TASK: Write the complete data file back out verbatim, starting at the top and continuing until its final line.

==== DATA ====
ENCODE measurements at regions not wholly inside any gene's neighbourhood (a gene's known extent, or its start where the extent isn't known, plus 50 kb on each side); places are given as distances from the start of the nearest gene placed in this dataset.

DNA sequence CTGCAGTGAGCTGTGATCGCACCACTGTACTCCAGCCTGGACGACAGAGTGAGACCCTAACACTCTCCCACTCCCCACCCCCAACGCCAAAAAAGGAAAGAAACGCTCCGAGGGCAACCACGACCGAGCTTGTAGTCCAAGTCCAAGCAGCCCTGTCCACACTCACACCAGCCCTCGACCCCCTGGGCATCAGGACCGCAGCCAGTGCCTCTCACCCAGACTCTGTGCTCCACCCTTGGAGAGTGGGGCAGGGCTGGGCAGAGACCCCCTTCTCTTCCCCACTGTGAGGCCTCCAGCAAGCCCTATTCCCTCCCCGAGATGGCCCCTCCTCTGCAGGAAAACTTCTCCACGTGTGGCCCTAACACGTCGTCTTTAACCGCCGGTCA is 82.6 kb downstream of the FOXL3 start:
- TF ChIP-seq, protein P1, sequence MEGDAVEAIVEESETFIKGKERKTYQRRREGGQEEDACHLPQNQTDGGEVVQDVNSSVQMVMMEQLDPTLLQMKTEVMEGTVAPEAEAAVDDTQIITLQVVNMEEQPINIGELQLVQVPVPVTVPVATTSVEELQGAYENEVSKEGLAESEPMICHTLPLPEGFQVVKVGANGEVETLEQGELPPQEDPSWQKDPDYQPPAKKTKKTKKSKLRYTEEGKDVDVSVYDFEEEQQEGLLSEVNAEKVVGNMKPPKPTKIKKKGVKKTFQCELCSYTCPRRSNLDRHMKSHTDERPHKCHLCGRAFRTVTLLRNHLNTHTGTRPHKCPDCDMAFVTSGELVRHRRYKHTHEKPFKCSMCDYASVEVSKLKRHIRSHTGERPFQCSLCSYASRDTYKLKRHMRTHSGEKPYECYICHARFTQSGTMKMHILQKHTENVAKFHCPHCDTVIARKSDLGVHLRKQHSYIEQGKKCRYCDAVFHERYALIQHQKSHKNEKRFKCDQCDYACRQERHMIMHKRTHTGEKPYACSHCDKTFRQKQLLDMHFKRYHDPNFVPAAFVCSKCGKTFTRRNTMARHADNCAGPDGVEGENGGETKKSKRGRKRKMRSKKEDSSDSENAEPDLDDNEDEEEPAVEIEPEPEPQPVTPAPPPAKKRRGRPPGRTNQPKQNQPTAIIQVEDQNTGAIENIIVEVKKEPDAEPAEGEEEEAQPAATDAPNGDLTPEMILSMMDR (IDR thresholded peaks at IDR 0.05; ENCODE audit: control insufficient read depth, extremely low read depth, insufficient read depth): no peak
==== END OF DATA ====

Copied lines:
ENCODE measurements at regions not wholly inside any gene's neighbourhood (a gene's known extent, or its start where the extent isn't known, plus 50 kb on each side); places are given as distances from the start of the nearest gene placed in this dataset.

DNA sequence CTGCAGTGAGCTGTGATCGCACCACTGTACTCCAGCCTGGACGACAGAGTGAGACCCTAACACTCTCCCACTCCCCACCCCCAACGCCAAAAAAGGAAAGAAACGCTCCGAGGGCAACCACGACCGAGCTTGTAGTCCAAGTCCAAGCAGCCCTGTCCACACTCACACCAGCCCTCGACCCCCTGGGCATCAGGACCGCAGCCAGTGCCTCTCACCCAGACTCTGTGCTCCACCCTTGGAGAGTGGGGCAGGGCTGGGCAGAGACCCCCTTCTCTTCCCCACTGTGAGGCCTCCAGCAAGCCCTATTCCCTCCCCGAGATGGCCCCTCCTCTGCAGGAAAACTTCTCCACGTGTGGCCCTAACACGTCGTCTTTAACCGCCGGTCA is 82.6 kb downstream of the FOXL3 start:
- TF ChIP-seq, protein P1, sequence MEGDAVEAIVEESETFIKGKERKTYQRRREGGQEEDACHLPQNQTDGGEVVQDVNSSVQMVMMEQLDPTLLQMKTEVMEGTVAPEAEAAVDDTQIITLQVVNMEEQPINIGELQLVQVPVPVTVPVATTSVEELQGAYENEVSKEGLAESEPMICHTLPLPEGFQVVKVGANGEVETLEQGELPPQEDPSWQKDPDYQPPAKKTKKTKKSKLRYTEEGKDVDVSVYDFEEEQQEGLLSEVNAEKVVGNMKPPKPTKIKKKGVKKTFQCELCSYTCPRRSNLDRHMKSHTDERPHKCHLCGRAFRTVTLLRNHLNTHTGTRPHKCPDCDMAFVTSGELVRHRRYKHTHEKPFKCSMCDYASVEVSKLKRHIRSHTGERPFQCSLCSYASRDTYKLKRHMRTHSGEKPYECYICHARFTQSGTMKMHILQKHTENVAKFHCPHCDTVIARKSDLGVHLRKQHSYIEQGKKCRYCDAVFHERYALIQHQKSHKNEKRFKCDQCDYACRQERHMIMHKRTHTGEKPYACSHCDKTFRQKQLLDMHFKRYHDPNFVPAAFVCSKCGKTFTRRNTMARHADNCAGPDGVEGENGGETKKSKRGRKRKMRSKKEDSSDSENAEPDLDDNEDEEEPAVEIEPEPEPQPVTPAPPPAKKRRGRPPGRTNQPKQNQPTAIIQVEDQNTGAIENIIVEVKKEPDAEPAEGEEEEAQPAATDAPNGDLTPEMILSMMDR (IDR thresholded peaks at IDR 0.05; ENCODE audit: control insufficient read depth, extremely low read depth, insufficient read depth): no peak